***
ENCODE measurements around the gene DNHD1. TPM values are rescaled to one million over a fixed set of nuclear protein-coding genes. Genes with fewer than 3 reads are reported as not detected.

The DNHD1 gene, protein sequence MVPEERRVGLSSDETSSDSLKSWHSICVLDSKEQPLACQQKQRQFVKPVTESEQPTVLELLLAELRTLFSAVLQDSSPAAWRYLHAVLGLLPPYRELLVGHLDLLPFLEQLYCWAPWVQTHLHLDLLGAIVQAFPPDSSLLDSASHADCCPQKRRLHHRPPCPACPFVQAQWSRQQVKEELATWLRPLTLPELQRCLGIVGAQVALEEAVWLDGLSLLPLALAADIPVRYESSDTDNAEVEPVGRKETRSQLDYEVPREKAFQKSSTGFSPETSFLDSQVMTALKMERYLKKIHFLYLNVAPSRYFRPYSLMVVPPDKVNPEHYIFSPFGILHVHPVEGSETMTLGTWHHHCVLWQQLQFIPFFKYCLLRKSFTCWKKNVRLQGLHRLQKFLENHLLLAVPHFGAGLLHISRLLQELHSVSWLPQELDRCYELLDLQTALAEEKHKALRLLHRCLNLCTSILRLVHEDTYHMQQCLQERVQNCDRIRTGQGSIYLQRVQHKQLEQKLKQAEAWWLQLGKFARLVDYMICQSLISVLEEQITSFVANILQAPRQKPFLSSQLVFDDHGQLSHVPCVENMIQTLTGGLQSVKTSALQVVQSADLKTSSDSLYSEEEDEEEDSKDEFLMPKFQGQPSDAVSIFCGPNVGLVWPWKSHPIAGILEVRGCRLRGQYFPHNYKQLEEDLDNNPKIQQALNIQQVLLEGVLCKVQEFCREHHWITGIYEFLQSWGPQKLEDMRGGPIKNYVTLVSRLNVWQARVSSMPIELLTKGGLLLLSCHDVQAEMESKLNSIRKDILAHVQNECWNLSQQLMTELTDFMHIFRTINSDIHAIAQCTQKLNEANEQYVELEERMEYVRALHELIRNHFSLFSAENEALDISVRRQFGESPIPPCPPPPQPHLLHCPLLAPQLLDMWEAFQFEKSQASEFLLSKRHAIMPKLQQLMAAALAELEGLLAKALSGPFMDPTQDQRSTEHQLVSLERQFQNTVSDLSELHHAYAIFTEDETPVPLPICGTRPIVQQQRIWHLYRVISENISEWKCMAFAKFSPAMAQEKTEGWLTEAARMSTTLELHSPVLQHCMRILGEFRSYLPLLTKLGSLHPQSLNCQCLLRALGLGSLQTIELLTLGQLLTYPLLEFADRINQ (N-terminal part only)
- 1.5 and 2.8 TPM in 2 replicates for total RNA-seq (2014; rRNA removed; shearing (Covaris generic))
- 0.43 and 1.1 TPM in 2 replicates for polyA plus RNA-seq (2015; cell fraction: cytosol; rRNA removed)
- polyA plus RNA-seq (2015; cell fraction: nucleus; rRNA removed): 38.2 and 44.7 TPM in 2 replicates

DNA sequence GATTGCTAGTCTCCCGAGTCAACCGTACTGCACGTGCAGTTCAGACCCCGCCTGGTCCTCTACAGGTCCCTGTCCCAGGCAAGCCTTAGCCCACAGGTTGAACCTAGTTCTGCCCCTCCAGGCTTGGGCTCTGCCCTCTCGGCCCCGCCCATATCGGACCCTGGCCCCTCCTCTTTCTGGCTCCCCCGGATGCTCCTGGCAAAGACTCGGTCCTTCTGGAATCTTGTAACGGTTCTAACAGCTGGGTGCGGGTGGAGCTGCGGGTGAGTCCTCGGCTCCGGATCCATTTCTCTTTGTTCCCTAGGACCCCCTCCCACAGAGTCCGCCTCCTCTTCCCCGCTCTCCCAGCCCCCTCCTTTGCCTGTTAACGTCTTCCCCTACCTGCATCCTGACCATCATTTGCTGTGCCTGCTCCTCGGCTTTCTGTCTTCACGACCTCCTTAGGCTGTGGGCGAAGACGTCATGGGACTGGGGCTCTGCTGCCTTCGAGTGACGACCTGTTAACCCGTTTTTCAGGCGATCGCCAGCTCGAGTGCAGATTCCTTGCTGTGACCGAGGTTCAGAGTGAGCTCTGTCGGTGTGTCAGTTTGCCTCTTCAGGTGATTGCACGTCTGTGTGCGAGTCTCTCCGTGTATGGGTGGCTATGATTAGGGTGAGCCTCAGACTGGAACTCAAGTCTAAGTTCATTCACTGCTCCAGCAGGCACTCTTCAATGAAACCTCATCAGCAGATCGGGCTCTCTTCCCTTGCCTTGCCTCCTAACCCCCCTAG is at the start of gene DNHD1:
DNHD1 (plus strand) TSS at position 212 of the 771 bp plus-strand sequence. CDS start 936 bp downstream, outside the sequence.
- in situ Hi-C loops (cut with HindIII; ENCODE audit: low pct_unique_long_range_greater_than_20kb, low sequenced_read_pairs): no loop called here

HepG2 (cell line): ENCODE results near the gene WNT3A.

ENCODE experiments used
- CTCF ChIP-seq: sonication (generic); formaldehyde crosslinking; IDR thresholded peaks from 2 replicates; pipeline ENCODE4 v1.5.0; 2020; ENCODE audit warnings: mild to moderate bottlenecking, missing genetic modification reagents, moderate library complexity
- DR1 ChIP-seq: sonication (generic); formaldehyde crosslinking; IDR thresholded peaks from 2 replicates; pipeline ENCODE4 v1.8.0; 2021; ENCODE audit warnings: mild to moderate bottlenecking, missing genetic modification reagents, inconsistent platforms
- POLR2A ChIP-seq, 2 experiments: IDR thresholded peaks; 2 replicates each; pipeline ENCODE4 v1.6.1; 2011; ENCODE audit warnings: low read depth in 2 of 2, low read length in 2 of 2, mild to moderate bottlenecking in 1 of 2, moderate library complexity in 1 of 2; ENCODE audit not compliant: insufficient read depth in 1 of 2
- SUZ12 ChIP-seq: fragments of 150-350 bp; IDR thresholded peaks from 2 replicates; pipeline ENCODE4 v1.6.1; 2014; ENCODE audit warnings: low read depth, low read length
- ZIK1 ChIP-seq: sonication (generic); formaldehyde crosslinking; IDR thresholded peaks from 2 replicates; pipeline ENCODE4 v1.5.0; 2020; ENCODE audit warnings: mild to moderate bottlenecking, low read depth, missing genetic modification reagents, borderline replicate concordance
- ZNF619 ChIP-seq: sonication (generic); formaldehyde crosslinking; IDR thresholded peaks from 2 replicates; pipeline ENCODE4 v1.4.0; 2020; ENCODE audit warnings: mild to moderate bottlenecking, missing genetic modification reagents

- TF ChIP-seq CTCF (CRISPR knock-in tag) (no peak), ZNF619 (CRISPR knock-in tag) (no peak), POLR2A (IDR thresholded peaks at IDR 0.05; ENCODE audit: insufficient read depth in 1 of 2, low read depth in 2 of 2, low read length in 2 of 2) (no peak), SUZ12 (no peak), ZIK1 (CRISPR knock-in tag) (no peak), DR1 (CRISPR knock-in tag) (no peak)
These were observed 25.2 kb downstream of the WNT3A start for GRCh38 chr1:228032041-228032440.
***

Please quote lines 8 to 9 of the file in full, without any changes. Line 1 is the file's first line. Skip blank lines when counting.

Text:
- in situ Hi-C loops (cut with HindIII; ENCODE audit: low pct_unique_long_range_greater_than_20kb, low sequenced_read_pairs): no loop called here

HepG2 (cell line): ENCODE results near the gene WNT3A.